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Publication numberUS6212793 B1
Publication typeGrant
Application numberUS 09/093,519
Publication dateApr 10, 2001
Filing dateJun 8, 1998
Priority dateJun 8, 1998
Fee statusLapsed
Publication number09093519, 093519, US 6212793 B1, US 6212793B1, US-B1-6212793, US6212793 B1, US6212793B1
InventorsAllison L. Goad
Original AssigneeAdvanced Micro Devices, Inc.
Export CitationBiBTeX, EndNote, RefMan
External Links: USPTO, USPTO Assignment, Espacenet
Apparatus and method for drying and storing laboratory containers
US 6212793 B1
Abstract
An apparatus and method are presented for drying and storing laboratory containers which significantly reduce the introduction of contaminants into the containers. A laboratory container system includes one or more containers and a rack for holding the containers in an inverted position. Each container has a base portion, a column portion, and a receptacle portion. A lateral dimension of the base portion is greater than that of the column portion. During use, a container is inverted, and the column portion is inserted between sides of a slot in a flat member of the rack. The spacing between the sides of the slot is sufficient to allow the column portion to pass therebetween, but not the base portion. As a result, the base portion of the container contacts an upper portion of both sides of the slot, and the container is suspended from the rack by the base portion in an inverted position. This inverted orientation of the container significantly reduces the introduction of contaminants into the receptacle portion. An apparatus for drying and storing laboratory containers (e.g., beakers or flasks) includes one or more base members, a corresponding number of means for attaching the base members to bottom surfaces of laboratory containers (e.g., suction cups), and the rack described above for holding the base members and attached containers in an inverted position.
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Claims(18)
What is claimed is:
1. A laboratory container system, comprising:
a container including a base portion, a column portion, and a receptacle portion, wherein the column portion is connected between the base portion and a bottom portion of the receptacle portion;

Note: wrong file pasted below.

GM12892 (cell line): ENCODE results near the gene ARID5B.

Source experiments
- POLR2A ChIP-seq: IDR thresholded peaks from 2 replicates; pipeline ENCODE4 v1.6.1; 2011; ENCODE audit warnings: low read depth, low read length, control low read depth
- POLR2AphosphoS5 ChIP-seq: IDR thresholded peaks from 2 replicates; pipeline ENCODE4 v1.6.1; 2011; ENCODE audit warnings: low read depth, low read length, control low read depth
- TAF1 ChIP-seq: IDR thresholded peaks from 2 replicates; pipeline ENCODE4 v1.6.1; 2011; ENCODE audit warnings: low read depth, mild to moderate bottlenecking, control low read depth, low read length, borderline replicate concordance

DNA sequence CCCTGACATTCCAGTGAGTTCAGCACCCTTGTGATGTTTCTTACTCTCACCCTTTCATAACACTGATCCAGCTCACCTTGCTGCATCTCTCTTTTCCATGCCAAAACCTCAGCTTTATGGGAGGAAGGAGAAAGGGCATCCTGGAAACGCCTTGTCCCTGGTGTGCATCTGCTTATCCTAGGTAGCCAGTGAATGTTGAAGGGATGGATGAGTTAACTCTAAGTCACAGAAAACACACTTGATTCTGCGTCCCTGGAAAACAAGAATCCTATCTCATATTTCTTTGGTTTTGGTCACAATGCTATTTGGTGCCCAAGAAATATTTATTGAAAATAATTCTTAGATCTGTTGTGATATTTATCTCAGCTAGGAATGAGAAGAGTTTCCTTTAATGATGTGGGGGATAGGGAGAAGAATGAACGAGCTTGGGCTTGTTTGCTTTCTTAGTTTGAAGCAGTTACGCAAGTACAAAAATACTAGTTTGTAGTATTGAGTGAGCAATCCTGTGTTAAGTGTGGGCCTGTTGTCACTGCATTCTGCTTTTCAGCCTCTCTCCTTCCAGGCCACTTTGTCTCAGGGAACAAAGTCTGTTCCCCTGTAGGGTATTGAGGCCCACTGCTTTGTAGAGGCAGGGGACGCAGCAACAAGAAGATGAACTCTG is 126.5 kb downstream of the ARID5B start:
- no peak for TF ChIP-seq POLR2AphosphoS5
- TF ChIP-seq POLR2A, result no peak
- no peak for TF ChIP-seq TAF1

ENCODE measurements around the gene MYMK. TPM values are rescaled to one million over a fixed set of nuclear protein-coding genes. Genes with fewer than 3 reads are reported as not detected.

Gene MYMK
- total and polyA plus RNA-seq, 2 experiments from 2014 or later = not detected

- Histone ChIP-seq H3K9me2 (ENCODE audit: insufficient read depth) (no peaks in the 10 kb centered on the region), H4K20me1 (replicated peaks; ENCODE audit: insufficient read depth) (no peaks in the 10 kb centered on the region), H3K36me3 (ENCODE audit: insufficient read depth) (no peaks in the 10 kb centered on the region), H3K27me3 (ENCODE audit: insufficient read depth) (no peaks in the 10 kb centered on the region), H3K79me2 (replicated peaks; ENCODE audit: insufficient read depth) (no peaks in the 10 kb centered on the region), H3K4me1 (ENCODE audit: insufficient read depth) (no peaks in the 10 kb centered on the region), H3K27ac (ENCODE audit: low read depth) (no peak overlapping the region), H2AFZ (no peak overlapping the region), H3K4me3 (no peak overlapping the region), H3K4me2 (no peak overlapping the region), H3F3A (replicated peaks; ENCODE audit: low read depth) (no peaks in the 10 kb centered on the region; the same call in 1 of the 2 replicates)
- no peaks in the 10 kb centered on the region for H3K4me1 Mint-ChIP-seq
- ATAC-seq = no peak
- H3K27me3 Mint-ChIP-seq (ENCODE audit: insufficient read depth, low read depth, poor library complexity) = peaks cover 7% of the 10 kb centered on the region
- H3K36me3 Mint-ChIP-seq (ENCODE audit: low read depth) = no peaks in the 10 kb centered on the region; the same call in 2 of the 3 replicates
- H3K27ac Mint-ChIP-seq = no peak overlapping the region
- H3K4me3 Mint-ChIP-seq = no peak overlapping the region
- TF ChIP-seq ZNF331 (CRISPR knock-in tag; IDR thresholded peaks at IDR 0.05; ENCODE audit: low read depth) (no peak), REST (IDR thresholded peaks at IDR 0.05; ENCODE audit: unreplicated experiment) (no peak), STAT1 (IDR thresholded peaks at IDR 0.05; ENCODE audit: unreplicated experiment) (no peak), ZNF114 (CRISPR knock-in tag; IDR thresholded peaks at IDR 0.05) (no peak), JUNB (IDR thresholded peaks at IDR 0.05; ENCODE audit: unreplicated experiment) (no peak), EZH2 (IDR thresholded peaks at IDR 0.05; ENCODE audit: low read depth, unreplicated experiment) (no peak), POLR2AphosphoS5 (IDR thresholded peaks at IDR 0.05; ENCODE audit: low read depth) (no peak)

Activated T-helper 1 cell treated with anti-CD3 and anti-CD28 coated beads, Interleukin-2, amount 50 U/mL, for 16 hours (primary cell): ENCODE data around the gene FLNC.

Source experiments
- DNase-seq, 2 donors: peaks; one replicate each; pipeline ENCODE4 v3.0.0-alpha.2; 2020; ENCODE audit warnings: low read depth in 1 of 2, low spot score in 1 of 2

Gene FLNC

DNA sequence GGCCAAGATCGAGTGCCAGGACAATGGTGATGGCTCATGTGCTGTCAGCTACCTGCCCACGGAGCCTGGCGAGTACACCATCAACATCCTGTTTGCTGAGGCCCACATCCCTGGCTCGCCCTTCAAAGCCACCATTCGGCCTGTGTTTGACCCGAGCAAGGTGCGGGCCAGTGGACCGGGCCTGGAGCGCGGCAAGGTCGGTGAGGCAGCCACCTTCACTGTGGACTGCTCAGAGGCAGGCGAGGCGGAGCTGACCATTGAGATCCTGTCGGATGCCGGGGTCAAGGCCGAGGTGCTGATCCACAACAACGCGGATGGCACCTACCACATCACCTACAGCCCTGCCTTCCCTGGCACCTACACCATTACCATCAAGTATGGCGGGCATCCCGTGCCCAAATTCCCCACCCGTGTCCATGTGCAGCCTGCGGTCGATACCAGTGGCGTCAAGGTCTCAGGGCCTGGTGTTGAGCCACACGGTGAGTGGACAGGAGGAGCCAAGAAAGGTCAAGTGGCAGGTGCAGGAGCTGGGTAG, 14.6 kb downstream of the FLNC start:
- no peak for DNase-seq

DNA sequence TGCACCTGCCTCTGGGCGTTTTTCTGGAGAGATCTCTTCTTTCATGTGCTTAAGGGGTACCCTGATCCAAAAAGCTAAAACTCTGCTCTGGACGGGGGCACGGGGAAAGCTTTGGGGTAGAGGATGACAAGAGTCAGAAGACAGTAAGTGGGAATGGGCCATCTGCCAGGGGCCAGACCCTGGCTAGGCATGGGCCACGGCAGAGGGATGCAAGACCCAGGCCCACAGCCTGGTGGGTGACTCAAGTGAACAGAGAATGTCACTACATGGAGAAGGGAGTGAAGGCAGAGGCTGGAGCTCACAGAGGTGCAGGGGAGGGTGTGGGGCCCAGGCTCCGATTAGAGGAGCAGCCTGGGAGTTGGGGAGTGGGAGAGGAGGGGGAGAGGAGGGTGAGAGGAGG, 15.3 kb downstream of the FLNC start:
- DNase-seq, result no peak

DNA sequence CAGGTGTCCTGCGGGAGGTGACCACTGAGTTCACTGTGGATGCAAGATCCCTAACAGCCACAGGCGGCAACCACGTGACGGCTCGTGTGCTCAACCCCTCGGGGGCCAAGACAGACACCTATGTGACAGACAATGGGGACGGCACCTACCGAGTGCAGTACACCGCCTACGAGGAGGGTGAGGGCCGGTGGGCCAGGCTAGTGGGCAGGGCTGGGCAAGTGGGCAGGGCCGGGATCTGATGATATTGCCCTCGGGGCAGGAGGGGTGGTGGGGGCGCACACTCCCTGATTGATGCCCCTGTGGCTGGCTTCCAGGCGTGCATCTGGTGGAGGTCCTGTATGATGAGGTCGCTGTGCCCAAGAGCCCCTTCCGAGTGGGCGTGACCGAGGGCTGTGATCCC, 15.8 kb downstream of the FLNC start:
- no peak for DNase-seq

a rack for holding the container in an inverted position, comprising:
a first planar member having substantially parallel front and back surfaces and a slot extending from the front surface toward the back surface, wherein the slot has a pair of opposed sides spaced apart to allow passage of the column portion of the container therebetween; and
a second planar member positioned substantially parallel to the first planar member and coupled to the first planar member via a plurality of spacers, wherein two of the spacers are positioned on either side of the slot such that a channel is formed between the spacers coincident with the slot, and wherein the channel is dimensioned to receive the base portion of the container.
2. The laboratory container system as recited in claim 1, wherein a lateral dimension of the base portion of the container is greater than a lateral dimension of the column portion.
3. The laboratory container system as recited in claim 1, wherein when the container is inverted and inserted into the rack, the base portion of the container contacts an upper portion of the pair of opposed sides of the slot.
4. The laboratory container system as recited in claim 1, wherein an upper portion of the receptacle portion of the container has an opening surrounded by a lip.
5. The laboratory container system as recited in claim 1, wherein the first and second planar members are mounted substantially horizontally during use.
6. A laboratory container system, comprising:
a container including a base portion, a column portion, and a receptacle portion, wherein the column portion is connected between the base portion and a bottom portion of the receptacle portion;
a rack for holding the container in an inverted position, comprising:
a first planar member having substantially parallel front and back surfaces, and wherein the first planar member has a plurality of slots extending from the front surface and toward the back surface, and wherein each slot has a pair of opposed sides spaced apart to allow passage of the column portion of the container therebetween; and
a second planar member positioned substantially parallel to the first planar member and coupled to the first planar member via a plurality of spacers, wherein a portion of the spacers are positioned between the slots such that a channel is formed between adjacent spacers coincident with each slot, and wherein each channel is dimensioned to receive the base portion of the container.
7. The laboratory container system as recited in claim 6, wherein when the container is inverted and inserted into the rack, the base portion of the container contacts an upper portion of the pair of opposed sides of one of the slots.
8. The laboratory container system as recited in claim 6, wherein the first and second planar members are mounted substantially horizontally during use.